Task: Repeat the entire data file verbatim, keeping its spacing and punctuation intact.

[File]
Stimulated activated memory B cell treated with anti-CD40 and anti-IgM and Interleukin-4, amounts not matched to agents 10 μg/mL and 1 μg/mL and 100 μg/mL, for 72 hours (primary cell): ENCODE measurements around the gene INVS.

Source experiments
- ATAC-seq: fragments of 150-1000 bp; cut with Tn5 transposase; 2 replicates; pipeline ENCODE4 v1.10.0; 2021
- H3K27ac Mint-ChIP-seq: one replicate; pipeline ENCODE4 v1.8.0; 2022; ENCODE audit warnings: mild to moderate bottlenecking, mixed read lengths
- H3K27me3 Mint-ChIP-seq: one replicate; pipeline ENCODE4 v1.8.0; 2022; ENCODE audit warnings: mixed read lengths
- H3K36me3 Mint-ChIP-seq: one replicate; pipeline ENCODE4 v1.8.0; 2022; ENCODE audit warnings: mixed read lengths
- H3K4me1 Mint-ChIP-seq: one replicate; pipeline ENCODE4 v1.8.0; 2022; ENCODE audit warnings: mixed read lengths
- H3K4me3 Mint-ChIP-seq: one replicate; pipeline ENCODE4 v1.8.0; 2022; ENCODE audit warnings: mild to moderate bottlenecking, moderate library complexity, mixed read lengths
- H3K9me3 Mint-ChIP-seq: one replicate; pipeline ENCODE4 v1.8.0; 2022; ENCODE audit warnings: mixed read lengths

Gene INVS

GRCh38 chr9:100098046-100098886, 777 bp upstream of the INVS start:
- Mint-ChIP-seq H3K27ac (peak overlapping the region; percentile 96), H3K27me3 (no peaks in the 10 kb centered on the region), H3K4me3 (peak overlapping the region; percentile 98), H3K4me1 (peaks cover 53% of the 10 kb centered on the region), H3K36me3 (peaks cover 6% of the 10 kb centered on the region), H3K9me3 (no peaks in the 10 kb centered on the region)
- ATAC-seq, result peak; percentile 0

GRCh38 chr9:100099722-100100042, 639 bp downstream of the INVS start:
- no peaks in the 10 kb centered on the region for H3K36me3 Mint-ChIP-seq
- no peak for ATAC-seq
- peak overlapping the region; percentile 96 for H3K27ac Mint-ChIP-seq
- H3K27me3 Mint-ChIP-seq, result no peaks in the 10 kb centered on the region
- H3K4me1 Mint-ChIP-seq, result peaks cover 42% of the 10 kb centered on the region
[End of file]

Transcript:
Stimulated activated memory B cell treated with anti-CD40 and anti-IgM and Interleukin-4, amounts not matched to agents 10 μg/mL and 1 μg/mL and 100 μg/mL, for 72 hours (primary cell): ENCODE measurements around the gene INVS.

Source experiments
- ATAC-seq: fragments of 150-1000 bp; cut with Tn5 transposase; 2 replicates; pipeline ENCODE4 v1.10.0; 2021
- H3K27ac Mint-ChIP-seq: one replicate; pipeline ENCODE4 v1.8.0; 2022; ENCODE audit warnings: mild to moderate bottlenecking, mixed read lengths
- H3K27me3 Mint-ChIP-seq: one replicate; pipeline ENCODE4 v1.8.0; 2022; ENCODE audit warnings: mixed read lengths
- H3K36me3 Mint-ChIP-seq: one replicate; pipeline ENCODE4 v1.8.0; 2022; ENCODE audit warnings: mixed read lengths
- H3K4me1 Mint-ChIP-seq: one replicate; pipeline ENCODE4 v1.8.0; 2022; ENCODE audit warnings: mixed read lengths
- H3K4me3 Mint-ChIP-seq: one replicate; pipeline ENCODE4 v1.8.0; 2022; ENCODE audit warnings: mild to moderate bottlenecking, moderate library complexity, mixed read lengths
- H3K9me3 Mint-ChIP-seq: one replicate; pipeline ENCODE4 v1.8.0; 2022; ENCODE audit warnings: mixed read lengths

Gene INVS

GRCh38 chr9:100098046-100098886, 777 bp upstream of the INVS start:
- Mint-ChIP-seq H3K27ac (peak overlapping the region; percentile 96), H3K27me3 (no peaks in the 10 kb centered on the region), H3K4me3 (peak overlapping the region; percentile 98), H3K4me1 (peaks cover 53% of the 10 kb centered on the region), H3K36me3 (peaks cover 6% of the 10 kb centered on the region), H3K9me3 (no peaks in the 10 kb centered on the region)
- ATAC-seq, result peak; percentile 0

GRCh38 chr9:100099722-100100042, 639 bp downstream of the INVS start:
- no peaks in the 10 kb centered on the region for H3K36me3 Mint-ChIP-seq
- no peak for ATAC-seq
- peak overlapping the region; percentile 96 for H3K27ac Mint-ChIP-seq
- H3K27me3 Mint-ChIP-seq, result no peaks in the 10 kb centered on the region
- H3K4me1 Mint-ChIP-seq, result peaks cover 42% of the 10 kb centered on the region